Before last night’s Seattle Chamber Music Society recital and concert got underway the festival’s stage manager gave the audience welcome news – Saint Nicholas Hall was air conditioned. Unlike the concerts from earlier in the month, Wednesday evening was unpleasant weather-wise. Seattle suffered under 100 degree temperatures and it seemed, based on my observation of the lawn and dinner crowd, the heat persuaded many long-time fans of the festival to stay home.
Wednesday’s concert demonstrated once again what the festival does well – marrying expert musicians with diverse repertoire.
The highlight of the evening for me was Jeremy Denk and Soovin Kim’s engaging performance of Charles Ives’s Violin Sonata Nr. 3. Denk is a naturally curious musician and an exceptional communicator. On his blog – Think Denk – he regularly examines and deconstructs music. His dissections of Bach, Brahms, and others are easy to follow and never patronizing. What makes Denk’s recitals special is his ability to bring audience members face-to-face with challenging music. Because of Denk’s analysis I was able to appreciate and understand Ives’s sonata better — following the composer’s manipulation of the hymn “I Need Thee Every Hour.” I suspect this sentiment was held by more than just me.
The Ives’s sonata was followed with a charming performance of Vincent d’Indy’s Piano Trio Op. 48 by Soovin Kim, Ronald Thomas, and Adam Nieman. The trio is pleasant and unobtrusive and the music is enjoyable. Adam Nieman played sensitively in the broad solo passages of the third movement and Ronald Thomas regained the affecting tone I remember from last year in the second movement.
Prokofiev’s Sonata for Two Violins was next. Everyone loves Stefan Jackiw. Jackiw has won over Seattle crowds with his boyish looks and sublime playing. Earlier in the week he played Brahms’s Sonata for Violin and Piano Op. 100 with Jeremy Denk, Wednesday he and Erin Keefe took on Prokofiev’s duo sonata. Keefe is no slouch. Her playing in the festival is uncomplicated and likable. Together, Keefe and Jackiw coyly wound their way through Prokofiev’s music.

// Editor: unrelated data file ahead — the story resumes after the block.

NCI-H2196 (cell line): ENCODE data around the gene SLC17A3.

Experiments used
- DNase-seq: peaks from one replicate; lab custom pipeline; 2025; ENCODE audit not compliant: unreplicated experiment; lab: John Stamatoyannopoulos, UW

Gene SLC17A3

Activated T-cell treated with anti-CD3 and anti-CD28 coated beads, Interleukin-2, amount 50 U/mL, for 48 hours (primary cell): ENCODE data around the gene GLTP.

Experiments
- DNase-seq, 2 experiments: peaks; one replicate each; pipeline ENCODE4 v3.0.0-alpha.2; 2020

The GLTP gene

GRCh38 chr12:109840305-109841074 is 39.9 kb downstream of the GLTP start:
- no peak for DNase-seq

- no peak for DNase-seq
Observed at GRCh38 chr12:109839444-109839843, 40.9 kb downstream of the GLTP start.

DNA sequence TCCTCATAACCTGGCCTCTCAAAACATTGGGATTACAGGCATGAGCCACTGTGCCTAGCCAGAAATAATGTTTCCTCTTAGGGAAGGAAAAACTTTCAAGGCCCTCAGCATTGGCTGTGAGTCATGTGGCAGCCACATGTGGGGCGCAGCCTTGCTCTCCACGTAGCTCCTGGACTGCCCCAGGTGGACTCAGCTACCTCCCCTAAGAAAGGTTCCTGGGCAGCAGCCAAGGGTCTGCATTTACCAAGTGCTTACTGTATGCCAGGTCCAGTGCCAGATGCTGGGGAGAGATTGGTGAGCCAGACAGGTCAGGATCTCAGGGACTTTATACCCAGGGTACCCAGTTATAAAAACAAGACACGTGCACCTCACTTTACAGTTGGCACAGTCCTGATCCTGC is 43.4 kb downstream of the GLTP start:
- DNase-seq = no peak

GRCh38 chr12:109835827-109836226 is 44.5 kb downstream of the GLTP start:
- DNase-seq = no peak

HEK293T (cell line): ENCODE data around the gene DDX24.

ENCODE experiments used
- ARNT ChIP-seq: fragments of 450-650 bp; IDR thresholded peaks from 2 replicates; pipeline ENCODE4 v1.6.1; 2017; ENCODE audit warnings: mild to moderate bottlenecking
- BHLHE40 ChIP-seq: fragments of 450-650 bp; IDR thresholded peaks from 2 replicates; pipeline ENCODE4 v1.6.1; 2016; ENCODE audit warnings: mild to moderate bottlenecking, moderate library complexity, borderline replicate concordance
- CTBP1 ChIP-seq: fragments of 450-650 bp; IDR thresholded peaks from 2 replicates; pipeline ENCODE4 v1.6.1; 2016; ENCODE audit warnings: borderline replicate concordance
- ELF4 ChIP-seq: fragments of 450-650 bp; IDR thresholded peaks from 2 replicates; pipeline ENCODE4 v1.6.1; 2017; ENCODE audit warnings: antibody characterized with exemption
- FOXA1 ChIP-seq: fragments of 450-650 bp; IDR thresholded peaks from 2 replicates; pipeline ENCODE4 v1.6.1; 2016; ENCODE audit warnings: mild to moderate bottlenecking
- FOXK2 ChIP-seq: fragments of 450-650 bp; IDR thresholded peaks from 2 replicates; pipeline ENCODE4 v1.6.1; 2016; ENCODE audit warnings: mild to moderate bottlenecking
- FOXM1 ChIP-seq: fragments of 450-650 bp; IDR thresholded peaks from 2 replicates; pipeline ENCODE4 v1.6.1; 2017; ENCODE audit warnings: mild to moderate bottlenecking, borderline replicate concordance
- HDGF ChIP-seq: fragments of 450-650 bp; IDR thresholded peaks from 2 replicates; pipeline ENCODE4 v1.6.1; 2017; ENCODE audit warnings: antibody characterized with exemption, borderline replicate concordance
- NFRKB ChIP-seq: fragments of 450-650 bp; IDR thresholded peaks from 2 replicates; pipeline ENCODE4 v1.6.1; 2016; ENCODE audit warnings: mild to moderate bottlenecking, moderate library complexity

The evening closed with Brahms’s Piano Trio Op. 101. The Op. 101 is the shortest of the composer’s three piano trios. Terse best describes the piece. The longest movement is just a bit over six minutes. Brahms uses short themes throughout and even the finale is pushy en route to the trio’s aggressive ending. Stephen Rose, Robert deMaine, and festival newcomer Ran Dank were a well-matched trio. I have heard more urgent performances on disk, but the trio of musicians on Wednesday replaced Brahms’s fire with balanced and tidy playing that was a pleasure to hear from start to finish.
The heat might have kept many people at home and the audience would have given the air conditioner a standing ovation if they could, but these weather related matters are ancillary to yet another fine festival concert.
There is one more Lakeside concert tonight before the festival moves to Redmond for the rest of this year and then to Benaroya Hall in 2010.